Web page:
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Prostate MRI provides additional information thathelps doctors locate and understand prostate-tumor activity.
Massachusetts General Hospital Imaging provides prostate MRI services at on our main campus in Boston. Our staff places priority on making your journey through the imaging process comfortable, safe, and successful. All images are read by a radiologist with specialty expertise in the area of the body being studied.
Prostate MRI overview
Multiparametric MRI of the prostate showingbilateral tumor in the peripheral zone.
Prostate MRI in depth
What is a prostate MRI exam?
Magnetic Resonance Imaging, or MRI, is a valuable, painless, diagnostic test that allows radiologists to see inside some areas of the body that cannot be seen using conventional X-rays. MRI produces a series of cross-sectional pictures. MRI technology has advanced so much in recent years that it has greatly altered treatment courses. Physicians can detect many conditions in earlier stages, greatly optimizing patient outcomes.Prostate MRI uses a special form of MRI called DCE (dynamic contrast enhanced) MRI, which looks at how your body's tissues absorb a contrast material over time. Because tumors act differently than normal tissue, this can help to pinpoint and characterize tumor activity. Sophisticated image-analysis software helps radiologists to interpret the MRI results.
Mass General Imaging uses state-of-the-art MRI scanners to take pictures with very high resolution. These images give your physician important information in diagnosing your medical condition and planning a course of treatment.
All of our equipment is maintained in top condition, meeting not only the standards set by the federal government, but also by those set by Mass General Hospital's health physicists.
MRI scanners do not use X-rays. Instead, they use a very strong magnet and radio frequency.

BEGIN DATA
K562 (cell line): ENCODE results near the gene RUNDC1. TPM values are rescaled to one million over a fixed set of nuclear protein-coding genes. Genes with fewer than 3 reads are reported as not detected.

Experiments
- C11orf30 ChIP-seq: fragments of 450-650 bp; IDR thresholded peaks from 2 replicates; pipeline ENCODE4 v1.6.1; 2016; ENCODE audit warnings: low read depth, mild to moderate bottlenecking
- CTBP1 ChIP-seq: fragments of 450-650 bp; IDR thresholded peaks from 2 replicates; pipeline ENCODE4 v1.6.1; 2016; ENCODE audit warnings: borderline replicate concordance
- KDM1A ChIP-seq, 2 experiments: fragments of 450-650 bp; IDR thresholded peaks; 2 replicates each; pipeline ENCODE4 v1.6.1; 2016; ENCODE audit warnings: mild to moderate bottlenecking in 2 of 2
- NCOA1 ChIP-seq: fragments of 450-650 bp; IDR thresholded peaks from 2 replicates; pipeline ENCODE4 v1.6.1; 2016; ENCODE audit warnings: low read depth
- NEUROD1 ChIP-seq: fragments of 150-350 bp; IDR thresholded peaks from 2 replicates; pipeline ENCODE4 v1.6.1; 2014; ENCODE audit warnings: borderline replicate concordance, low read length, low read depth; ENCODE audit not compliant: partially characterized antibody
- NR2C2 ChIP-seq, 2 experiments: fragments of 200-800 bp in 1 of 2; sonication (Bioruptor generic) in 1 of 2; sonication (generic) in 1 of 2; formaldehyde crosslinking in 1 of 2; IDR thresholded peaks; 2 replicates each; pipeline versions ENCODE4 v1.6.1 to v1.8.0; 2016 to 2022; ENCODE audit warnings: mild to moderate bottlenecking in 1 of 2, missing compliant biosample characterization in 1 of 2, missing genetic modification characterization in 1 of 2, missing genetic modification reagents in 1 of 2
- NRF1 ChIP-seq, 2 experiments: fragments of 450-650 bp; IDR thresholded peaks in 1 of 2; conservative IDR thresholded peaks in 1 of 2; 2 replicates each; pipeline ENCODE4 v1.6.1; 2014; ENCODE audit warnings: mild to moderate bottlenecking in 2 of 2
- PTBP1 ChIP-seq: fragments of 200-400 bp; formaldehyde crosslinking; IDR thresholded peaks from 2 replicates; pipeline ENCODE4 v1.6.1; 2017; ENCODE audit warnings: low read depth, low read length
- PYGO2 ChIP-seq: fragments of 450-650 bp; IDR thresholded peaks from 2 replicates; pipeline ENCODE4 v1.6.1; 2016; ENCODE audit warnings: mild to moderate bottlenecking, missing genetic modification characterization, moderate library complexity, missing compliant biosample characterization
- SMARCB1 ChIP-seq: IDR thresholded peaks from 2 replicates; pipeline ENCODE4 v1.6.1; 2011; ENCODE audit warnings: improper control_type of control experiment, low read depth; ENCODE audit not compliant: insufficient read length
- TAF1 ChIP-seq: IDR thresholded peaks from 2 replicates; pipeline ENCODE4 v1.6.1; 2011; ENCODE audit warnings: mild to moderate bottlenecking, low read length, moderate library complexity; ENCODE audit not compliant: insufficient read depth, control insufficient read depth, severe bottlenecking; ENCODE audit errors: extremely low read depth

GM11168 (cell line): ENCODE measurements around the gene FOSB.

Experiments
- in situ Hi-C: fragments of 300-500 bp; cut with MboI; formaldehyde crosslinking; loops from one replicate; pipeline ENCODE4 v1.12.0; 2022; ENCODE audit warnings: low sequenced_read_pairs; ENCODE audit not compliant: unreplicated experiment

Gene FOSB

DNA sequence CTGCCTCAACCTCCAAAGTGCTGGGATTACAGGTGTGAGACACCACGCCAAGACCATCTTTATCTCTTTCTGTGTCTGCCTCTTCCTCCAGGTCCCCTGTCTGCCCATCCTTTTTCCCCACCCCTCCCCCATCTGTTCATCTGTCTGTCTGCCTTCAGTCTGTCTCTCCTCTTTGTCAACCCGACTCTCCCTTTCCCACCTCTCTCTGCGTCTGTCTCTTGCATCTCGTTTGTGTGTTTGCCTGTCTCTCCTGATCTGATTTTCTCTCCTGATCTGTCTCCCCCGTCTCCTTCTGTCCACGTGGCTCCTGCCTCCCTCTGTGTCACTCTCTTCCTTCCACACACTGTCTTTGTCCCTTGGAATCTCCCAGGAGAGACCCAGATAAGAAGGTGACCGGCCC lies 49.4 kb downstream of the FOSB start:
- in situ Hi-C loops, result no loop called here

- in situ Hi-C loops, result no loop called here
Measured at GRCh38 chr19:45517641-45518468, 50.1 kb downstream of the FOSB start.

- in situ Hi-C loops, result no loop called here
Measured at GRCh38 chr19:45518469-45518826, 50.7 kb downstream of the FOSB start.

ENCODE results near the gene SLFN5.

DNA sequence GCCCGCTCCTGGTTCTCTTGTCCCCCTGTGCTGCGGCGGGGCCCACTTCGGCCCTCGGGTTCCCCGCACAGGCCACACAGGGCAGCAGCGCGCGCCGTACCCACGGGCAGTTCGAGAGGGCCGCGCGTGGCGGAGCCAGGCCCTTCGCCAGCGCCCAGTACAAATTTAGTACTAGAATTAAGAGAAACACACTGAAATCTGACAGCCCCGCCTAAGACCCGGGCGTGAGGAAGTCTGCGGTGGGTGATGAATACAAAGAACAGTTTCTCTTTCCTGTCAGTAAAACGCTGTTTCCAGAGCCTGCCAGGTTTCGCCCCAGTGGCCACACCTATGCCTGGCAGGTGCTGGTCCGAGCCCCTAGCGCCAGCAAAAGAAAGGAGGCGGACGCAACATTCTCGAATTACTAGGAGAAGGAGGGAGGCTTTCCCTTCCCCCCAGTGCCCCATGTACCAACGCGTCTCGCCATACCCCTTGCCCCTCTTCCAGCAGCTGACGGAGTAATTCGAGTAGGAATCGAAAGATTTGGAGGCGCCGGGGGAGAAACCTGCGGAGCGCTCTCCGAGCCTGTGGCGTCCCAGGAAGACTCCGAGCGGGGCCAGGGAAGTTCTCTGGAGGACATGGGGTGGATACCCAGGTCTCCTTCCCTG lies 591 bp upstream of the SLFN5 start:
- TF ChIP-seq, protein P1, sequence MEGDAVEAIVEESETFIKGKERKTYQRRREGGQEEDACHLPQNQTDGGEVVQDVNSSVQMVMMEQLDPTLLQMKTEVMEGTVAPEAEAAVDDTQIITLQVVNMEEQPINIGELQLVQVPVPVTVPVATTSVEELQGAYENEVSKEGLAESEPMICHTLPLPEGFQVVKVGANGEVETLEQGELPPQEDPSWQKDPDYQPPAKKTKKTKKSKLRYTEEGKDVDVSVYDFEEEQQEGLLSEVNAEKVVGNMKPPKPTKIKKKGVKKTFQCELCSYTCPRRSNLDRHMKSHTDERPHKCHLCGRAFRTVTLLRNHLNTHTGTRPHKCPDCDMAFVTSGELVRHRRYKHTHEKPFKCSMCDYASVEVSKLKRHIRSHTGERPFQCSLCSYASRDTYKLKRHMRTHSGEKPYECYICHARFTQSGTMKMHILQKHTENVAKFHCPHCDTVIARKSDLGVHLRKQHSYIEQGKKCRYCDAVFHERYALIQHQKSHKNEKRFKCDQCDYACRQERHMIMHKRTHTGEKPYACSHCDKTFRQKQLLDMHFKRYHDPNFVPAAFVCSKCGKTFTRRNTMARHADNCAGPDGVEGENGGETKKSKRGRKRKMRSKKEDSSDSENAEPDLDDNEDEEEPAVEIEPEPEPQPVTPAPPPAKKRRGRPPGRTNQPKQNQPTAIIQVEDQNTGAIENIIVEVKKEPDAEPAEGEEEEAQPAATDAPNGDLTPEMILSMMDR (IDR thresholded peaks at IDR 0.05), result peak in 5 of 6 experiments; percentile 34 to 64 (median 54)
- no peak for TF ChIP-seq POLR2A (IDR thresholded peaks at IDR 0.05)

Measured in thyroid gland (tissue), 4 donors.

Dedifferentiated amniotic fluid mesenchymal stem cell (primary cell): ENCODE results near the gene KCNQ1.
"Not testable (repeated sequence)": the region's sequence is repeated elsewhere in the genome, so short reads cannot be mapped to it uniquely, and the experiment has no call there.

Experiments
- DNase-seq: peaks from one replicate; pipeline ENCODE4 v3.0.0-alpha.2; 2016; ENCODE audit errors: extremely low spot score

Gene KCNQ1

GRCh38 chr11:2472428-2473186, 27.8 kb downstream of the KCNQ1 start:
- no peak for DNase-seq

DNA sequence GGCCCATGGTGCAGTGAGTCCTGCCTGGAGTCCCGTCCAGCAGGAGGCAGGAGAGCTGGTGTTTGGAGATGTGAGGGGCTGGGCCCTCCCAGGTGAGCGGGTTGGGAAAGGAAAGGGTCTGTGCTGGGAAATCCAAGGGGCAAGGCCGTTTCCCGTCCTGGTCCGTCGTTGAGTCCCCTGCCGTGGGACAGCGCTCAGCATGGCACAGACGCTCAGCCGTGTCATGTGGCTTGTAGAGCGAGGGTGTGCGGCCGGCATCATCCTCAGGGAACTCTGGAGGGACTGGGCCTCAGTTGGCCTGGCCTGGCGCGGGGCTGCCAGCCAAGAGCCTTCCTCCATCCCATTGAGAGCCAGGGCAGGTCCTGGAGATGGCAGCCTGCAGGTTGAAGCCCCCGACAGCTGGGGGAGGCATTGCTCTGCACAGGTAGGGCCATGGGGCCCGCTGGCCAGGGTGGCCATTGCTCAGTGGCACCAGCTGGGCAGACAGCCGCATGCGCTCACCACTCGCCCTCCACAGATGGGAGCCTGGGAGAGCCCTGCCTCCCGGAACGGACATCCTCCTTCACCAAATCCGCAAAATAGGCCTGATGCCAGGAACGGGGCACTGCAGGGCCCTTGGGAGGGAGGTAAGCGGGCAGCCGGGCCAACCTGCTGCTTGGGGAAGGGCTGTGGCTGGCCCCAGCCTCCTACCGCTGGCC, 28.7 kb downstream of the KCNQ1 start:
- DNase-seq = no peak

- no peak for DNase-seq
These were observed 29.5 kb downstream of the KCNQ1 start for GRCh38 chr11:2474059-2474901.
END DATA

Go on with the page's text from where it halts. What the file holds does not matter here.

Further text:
Patients with any kind of metallic implant anywhere in their body should not have a prostate MRI unless their physician is fully aware of the device and has approved the MRI procedure. Under no circumstances should a patient who has a pacemaker have an MRI.
Active surveillance (AS) has become an accepted way to manage prostate cancer in men at lower risk. • Multiparametric MRI can be used in conjunction with the standard transrectal ultrasound (TRUS)-guided biopsy to improve detection of clinically significant cancers.
To provide doctors with the most accurate information, Massachusetts General Hospital Imaging is now providing advanced prostate MRI exams.
Learn about MRI exams at Mass General Imaging. See what MRI scanners and images look like, understand MRI safety, and learn about the specialty-trained radiologists who interpret every scan.
Each radiologist at Mass General Imaging is a specialist in a particular area of the body. Department of Radiology Chairman Emeritus James H. Thrall, MD, explains how patients benefit from the additional specialty training our physicians have completed.
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